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  • Alexandra Garfield

Shaping a Century

TheatreWorks’ newest play highlights all of the reasons why this local theater was honored with a Tony Award this year. Smart, moving and unexpectedly hilarious, Archduke tells the story of the three men that assassinated Archduke Franz Ferdinand, arguably sparking the conflict that became World War I.

The show opens with two tuberculosis patients in a warehouse. Naïve and searching for purpose, they are easily radicalized by “The Captain” who convinces them and a third man that Archduke Ferdinand is the cause of declining Serbian manhood and ultimately, their tuberculosis.

The show is surprising in many ways. First of all, despite being based in historical facts, the story never seems set in stone. At any moment in the play, it seems as if the plot might veer away from history and take a completely different course. Each character also seems like a real person that you might meet on the street, organically making their choices over the course of the play. The small size of the cast is surprising on its own. The show tells an intense story with only five actors, three of whom never change character. Even the set design has a surprise in store, turning completely around in the second act to transform into a luxury railcar.

The most surprising thing, however, is the laugh-out-loud humor of the show. Despite its grim subject matter, the show is genuinely hilarious. The script not only keeps the outcome uncertain, but also makes the characters interactions funny. There are plenty of shows that deal with serious topics that have moments of levity, but very few that are consistently funny without detracting from the gravity of the characters’ problems. Rajiv Joseph’s phenomenal script plunges the audience into the lead up to World War I and keeps the story entertaining and fun despite the increasingly dire situations on stage.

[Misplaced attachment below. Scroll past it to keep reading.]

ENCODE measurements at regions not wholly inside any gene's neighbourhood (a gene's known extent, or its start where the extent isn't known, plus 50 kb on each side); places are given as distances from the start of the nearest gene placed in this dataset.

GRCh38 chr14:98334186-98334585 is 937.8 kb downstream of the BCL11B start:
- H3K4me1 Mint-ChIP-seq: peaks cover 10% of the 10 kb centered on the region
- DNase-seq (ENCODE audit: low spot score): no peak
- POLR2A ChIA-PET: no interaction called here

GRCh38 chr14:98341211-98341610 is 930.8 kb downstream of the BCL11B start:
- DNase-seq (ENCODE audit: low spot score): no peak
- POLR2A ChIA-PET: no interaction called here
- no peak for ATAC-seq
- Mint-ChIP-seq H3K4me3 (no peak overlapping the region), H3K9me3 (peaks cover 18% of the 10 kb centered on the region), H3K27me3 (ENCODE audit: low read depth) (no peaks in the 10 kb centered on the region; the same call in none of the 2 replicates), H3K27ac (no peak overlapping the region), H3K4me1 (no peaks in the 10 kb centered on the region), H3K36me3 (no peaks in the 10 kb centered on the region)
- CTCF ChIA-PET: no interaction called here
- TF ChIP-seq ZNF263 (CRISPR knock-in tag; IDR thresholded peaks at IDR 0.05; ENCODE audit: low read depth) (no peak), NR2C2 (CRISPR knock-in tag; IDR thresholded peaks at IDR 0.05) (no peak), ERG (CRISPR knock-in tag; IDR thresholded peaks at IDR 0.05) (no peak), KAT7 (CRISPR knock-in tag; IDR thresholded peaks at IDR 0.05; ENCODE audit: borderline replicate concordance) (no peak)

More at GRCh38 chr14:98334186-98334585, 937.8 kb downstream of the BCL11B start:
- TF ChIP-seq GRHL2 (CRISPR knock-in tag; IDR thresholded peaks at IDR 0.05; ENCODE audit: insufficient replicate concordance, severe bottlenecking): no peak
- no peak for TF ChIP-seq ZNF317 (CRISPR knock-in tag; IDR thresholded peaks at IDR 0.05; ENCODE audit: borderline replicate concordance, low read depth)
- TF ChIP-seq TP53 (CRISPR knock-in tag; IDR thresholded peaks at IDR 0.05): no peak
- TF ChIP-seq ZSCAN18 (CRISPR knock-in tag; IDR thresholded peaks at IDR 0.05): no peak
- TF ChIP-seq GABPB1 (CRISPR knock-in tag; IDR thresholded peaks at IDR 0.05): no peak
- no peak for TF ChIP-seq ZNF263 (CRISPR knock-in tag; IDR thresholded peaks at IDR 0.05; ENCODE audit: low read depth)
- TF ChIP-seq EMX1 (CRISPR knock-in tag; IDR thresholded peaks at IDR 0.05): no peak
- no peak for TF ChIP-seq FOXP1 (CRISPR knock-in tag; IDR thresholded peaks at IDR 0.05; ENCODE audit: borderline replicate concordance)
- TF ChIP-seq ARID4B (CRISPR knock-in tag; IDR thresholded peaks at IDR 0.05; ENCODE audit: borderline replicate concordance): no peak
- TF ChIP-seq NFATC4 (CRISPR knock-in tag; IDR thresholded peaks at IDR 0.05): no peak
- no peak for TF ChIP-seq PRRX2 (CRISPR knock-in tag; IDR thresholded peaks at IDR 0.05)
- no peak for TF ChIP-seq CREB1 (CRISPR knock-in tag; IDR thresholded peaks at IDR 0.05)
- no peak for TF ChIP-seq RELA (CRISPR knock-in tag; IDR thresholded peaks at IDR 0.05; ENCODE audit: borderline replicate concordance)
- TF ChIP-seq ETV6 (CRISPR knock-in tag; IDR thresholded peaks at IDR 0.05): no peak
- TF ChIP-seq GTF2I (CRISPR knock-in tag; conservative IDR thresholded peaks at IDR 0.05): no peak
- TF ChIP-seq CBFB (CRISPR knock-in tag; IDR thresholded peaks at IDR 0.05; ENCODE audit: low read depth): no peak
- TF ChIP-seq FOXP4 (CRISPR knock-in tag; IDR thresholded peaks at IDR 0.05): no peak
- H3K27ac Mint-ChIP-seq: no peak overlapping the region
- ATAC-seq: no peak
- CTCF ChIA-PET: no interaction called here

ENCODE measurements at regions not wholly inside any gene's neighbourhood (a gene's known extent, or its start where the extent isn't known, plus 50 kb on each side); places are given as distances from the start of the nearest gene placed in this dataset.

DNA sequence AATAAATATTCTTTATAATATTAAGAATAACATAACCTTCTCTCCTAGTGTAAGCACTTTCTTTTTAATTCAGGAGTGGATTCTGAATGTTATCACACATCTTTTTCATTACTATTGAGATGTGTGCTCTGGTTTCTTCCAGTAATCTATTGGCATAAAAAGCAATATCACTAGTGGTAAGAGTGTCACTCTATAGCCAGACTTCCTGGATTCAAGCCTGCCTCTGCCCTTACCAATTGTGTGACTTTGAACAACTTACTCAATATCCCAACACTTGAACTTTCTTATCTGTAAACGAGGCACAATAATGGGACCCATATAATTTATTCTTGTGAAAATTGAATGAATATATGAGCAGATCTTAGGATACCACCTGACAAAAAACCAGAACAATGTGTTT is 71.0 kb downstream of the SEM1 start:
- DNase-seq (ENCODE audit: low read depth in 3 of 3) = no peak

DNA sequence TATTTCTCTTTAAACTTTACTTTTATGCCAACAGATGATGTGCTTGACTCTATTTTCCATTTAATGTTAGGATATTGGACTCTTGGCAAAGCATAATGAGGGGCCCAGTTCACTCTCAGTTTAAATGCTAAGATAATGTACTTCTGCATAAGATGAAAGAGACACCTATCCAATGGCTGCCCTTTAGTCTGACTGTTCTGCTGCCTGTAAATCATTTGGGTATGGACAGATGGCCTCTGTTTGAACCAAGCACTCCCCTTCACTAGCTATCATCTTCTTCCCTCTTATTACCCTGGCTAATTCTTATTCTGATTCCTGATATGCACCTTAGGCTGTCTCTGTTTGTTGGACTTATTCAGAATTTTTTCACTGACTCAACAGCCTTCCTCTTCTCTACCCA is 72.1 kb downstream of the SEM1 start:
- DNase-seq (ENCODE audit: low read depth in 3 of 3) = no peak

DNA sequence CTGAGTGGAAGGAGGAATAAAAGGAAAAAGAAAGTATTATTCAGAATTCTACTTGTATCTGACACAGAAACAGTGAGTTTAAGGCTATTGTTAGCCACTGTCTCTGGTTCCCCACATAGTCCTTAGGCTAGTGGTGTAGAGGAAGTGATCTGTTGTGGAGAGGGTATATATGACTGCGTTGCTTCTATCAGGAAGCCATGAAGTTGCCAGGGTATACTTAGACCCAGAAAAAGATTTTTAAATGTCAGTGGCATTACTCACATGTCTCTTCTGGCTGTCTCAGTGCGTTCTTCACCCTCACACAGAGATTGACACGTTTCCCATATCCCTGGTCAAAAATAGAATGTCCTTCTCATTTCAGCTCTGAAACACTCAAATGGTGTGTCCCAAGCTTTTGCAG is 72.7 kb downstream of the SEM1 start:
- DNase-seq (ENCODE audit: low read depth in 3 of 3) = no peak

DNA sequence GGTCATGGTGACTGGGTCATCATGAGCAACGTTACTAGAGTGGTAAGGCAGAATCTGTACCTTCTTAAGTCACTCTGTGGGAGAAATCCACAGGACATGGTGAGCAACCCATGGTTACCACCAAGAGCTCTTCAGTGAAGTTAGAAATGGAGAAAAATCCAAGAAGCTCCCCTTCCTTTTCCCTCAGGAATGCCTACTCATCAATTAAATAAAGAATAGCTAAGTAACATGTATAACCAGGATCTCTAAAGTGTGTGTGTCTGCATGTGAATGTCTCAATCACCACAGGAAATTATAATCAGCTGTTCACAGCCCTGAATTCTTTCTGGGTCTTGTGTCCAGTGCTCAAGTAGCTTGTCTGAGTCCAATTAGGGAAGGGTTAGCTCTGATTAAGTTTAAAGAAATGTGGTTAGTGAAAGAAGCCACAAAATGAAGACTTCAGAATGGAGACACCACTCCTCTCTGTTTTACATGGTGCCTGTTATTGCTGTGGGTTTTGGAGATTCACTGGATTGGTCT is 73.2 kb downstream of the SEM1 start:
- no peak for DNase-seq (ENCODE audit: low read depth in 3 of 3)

Still, the play would not work if not for the incredible performances of the cast. Adam Shonkwiler is absolutely hilarious as Nedeljko, bringing a child-like quality to the role that reminds the audience that his character is not even 19 years old, still more a child than a man.

Stephen Stocking is utterly convincing at Gavrilo. The audience can’t help but relate to him immediately in the opening scenes as he explains his desire for meaning in his life. Then, as his character is gradually radicalized, Stocking manages to take the audience along with him, allowing us a peak into how one man can be convinced so quickly to change his beliefs.

Scott Coopwood particularly stands out as the Captain, Dragutin “Apis” Dimitrijevic. Coopwood brings intensity and conviction to the role and makes it so easy to understand how he could influence the other men into becoming assassins. Despite bringing equally funny moments to the show, Coopwood shows the audience how truly dangerous his character is, both in terms of physical strength and psychological manipulation.

Archduke is a show that will make you laugh, make you gasp, but most of all it will make you think. Full of unexpected humor and gut-wrenching decisions, it is a show you will not be able to fully anticipate or forget. This is a show I would recommend to anyone over the age of 13 and one that any theater-lover isn’t going to want to miss.

TheatreWorks’ production of Archduke is playing now through June 30, 2019 at the Mountain View Center for the Performing Arts, 500 Castro Street. Tickets range $40 to $100 with discounts available for groups, seniors, educators and patrons under 35. Please note that this production uses stage smoke, haze and strobe lights.

Photos courtesy of Kevin Berne


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